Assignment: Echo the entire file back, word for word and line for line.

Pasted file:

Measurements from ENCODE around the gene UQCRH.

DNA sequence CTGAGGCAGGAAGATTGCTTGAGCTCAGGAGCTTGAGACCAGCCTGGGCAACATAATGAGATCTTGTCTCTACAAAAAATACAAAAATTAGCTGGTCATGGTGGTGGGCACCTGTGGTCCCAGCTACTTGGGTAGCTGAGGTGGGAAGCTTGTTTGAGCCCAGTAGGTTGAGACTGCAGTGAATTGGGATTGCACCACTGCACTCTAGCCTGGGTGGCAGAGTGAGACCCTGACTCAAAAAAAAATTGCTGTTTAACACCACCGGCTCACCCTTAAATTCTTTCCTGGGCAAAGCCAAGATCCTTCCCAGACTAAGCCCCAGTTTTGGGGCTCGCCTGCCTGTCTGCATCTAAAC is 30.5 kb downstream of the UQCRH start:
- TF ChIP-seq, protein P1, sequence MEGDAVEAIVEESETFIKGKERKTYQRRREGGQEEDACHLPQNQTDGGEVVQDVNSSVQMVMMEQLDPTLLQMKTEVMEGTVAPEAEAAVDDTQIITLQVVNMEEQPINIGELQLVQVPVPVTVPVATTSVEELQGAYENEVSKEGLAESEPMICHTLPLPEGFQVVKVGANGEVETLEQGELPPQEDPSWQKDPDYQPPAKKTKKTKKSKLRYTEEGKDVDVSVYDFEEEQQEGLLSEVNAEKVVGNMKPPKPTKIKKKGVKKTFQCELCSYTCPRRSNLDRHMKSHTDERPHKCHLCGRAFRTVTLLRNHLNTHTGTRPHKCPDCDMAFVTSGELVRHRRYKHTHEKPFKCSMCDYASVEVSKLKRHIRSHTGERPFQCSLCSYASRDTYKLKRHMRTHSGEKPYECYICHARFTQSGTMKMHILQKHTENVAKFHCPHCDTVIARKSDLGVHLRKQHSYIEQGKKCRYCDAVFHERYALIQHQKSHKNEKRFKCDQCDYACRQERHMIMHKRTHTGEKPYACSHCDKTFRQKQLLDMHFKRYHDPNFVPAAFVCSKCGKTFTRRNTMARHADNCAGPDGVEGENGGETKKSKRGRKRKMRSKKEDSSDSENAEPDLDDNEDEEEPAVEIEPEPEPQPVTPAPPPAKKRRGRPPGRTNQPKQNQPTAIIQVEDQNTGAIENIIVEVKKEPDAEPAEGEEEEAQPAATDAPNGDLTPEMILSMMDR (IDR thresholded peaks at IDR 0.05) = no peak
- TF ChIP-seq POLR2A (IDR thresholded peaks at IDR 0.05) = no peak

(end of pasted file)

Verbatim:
Measurements from ENCODE around the gene UQCRH.

DNA sequence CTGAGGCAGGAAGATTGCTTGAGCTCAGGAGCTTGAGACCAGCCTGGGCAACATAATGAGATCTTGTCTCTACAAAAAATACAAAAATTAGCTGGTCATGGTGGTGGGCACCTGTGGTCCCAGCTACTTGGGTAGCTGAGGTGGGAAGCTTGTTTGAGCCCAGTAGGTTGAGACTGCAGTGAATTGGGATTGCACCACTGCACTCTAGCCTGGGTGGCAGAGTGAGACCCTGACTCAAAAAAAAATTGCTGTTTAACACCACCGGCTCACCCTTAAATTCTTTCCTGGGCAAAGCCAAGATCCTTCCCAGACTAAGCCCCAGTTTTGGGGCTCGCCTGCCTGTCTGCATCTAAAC is 30.5 kb downstream of the UQCRH start:
- TF ChIP-seq, protein P1, sequence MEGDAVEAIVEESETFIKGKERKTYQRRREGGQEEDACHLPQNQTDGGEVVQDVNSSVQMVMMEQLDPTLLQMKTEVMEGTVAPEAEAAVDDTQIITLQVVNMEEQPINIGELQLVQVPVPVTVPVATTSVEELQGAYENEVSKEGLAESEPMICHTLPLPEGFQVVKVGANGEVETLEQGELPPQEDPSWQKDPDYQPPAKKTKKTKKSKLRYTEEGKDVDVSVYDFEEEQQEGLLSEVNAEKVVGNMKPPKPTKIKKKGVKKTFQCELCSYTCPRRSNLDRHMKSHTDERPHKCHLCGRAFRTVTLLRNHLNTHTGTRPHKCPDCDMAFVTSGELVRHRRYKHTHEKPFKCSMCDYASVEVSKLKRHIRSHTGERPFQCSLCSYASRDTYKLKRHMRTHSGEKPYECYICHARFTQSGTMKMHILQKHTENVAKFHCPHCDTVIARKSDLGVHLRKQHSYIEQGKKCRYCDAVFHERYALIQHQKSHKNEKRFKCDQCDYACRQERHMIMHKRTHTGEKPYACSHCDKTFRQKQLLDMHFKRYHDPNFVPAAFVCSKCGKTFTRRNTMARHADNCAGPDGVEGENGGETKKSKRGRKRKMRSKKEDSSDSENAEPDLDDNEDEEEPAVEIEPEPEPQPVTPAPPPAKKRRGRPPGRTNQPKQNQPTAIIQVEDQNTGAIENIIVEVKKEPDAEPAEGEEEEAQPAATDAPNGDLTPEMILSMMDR (IDR thresholded peaks at IDR 0.05) = no peak
- TF ChIP-seq POLR2A (IDR thresholded peaks at IDR 0.05) = no peak